When adjusted for inflation and population growth, the House Subcommittee’s bill would bring funding back to levels not seen since 2001.
The House Appropriations Subcommittee on Labor-HHS-Education reported its version of the fiscal year 2013 funding bill on July 18, providing a sharp contrast to S. 3295, reported by the Senate Appropriations Committee on June 14, 2012. A report from Appropriations Committee Member Rosa DeLauro, D-Conn., states that when adjusted for inflation and population growth, the House Subcommittee’s bill would bring funding back to levels not seen since 2001.
The House bill is based on levels adopted in the fiscal year 2013 House budget, which are below the levels the House and Senate agreed to with the passage of last year’s Budget Control Act. The bill cuts funding for labor, health and education programs $6.8 billion (4.3 percent) below last year’s level. As expected, the bill eliminates all funding for Affordable Care Act (ACA) programs, including Patient Centered Outcomes Research, which would mean a$150 million cut to the Patient-Centered Outcomes Research Institute’s projected $320 million FY 2013 budget. It eliminates funding for the Agency for Healthcare Research and Quality (the Senate bill includes $435 million for AHRQ, a $5 million cut from last year’s funding). The House bill cuts the Substance Abuse and Mental Health Services Administration by 9 percent, funding it at $3.15 billion (in contrast to the Senate’s proposal of $3.472 billion) and eliminates funding for Title X family planning programs.
The Centers for Disease Control and Prevention (CDC) would receive a $66 million ostensible increase. However, the elimination of the ACA-authorized Prevention Fund and other transfers that had supplemented CDC programs results in an 11 percent decrease for the agency—$815 million less than the FY 2012 level and $876 million less than the Senate provides.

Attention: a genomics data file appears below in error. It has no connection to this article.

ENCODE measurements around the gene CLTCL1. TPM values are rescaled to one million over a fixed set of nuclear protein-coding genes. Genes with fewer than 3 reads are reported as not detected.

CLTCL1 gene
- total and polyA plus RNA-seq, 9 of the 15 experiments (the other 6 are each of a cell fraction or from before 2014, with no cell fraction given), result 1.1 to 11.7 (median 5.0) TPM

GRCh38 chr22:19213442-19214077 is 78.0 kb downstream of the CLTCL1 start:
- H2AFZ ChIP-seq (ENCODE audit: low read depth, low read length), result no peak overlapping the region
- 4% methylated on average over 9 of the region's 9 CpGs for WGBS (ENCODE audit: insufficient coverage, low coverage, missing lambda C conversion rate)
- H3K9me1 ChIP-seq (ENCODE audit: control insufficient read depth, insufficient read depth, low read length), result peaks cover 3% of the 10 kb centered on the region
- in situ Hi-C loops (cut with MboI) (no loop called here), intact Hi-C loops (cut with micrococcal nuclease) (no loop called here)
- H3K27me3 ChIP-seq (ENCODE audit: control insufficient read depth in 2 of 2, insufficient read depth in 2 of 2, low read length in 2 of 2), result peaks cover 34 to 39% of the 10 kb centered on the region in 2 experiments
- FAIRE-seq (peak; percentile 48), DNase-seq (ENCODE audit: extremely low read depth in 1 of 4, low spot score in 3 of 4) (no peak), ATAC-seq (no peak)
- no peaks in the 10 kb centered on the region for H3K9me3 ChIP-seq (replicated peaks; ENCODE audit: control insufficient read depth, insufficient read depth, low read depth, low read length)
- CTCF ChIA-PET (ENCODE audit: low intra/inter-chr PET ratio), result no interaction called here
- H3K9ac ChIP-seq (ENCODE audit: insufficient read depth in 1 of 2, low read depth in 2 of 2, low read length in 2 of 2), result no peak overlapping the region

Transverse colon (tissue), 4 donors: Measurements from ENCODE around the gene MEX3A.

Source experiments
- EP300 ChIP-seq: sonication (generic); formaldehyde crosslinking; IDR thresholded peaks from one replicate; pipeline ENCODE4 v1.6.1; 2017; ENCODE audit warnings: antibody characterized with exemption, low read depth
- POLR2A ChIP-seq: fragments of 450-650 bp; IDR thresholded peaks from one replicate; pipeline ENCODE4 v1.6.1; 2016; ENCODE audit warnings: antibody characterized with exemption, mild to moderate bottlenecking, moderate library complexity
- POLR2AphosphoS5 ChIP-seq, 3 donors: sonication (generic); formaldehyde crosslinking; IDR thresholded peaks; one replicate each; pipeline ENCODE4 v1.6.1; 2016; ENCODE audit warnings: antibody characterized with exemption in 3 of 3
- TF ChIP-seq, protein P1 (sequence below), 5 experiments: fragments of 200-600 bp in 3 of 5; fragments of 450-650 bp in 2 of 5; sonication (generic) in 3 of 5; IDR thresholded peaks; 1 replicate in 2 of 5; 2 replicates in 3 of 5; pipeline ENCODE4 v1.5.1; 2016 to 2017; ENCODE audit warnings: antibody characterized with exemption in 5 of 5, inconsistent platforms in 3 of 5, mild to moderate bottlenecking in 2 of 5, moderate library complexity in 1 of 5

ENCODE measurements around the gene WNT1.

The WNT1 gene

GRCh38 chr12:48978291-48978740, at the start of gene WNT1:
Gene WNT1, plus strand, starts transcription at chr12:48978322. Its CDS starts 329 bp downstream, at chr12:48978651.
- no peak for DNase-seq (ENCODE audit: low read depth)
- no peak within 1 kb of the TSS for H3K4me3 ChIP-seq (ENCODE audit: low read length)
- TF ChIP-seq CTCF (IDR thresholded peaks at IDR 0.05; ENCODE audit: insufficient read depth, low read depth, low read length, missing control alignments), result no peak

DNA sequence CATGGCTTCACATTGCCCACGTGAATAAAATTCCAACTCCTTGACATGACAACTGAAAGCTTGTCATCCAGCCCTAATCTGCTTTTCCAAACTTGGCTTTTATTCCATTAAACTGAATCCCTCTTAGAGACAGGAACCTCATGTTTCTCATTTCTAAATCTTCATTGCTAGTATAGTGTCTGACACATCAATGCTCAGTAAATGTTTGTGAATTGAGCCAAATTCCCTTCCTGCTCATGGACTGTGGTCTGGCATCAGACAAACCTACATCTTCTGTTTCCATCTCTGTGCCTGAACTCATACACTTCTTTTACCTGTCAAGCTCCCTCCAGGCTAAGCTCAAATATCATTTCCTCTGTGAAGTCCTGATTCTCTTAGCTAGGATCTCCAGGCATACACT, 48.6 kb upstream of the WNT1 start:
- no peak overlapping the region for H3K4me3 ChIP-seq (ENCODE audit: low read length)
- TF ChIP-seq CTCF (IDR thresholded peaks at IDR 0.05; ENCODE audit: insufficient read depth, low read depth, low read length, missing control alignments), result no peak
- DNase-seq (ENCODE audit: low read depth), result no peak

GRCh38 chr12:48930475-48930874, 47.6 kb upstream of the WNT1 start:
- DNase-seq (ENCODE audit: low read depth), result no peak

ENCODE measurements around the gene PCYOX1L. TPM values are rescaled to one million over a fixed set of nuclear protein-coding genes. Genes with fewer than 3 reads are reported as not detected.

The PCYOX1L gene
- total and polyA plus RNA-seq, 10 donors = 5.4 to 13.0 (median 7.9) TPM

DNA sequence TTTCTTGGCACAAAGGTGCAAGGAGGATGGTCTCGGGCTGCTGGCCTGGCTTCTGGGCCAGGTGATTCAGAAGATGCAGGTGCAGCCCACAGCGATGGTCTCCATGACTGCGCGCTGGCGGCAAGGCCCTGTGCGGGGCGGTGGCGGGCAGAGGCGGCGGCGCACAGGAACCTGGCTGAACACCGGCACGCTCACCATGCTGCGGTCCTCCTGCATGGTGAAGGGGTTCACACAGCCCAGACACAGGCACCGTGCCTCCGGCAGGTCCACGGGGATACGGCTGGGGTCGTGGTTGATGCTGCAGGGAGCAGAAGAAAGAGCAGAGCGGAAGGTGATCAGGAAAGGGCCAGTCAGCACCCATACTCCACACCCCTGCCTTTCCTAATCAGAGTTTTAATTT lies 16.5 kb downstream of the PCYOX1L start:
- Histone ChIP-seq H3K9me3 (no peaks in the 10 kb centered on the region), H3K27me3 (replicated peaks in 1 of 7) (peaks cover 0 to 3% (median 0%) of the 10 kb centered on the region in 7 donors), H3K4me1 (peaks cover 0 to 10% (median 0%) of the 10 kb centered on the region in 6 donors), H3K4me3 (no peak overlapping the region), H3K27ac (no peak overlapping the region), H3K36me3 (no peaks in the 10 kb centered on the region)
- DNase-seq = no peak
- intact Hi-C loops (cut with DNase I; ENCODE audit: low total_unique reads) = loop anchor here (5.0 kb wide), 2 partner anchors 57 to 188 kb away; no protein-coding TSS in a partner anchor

While the bill would maintain funding for the National Institutes of Health (NIH) at the current year’s level, the bill includes language that gives the institutes less flexibility to manage their finances in an increasingly tight budgetary climate. The House subcommittee bill provides $30.6 billion for NIH. The majority of institutes and centers are reduced by 0.02 percent below the FY 2012 comparable level. By contrast, the Senate bill provides a $100 million increase (0.3 percent).
More troubling is the House subcommittee bill’s restrictive report language: “… none of the funds from all Institute, Center, and Office of the Director accounts within the 'Department of Health and Human Services, National Institutes of Health' shall be used for any economic research programs, projects, or activities.” Another provision would set up a new certification system requiring that the head of each agency certify to the secretary that programs, projects or activities are of “significantly high scientific value; and (ii) the impact of the program, project, or activity on public health is measurable; and (B) justification for the certification under subparagraph (A), including an explanation of how the success of the program, project, or activity will be measured with respect to its impact on public health.” APA will provide additional information about the impact of this proposed language when NIH makes it available.
The Senate bill that was reported by the Senate Appropriations Committee on June 14, 2012 would provide $158.8 billion, including offsets and cap adjustments, to the Departments of Labor, HHS, and Education and related agencies. HHS funding would see a slight 1.9 percent increase under the bill, providing discretionary programs $71 billion (program level), up from $69.6 billion in fiscal year 2012.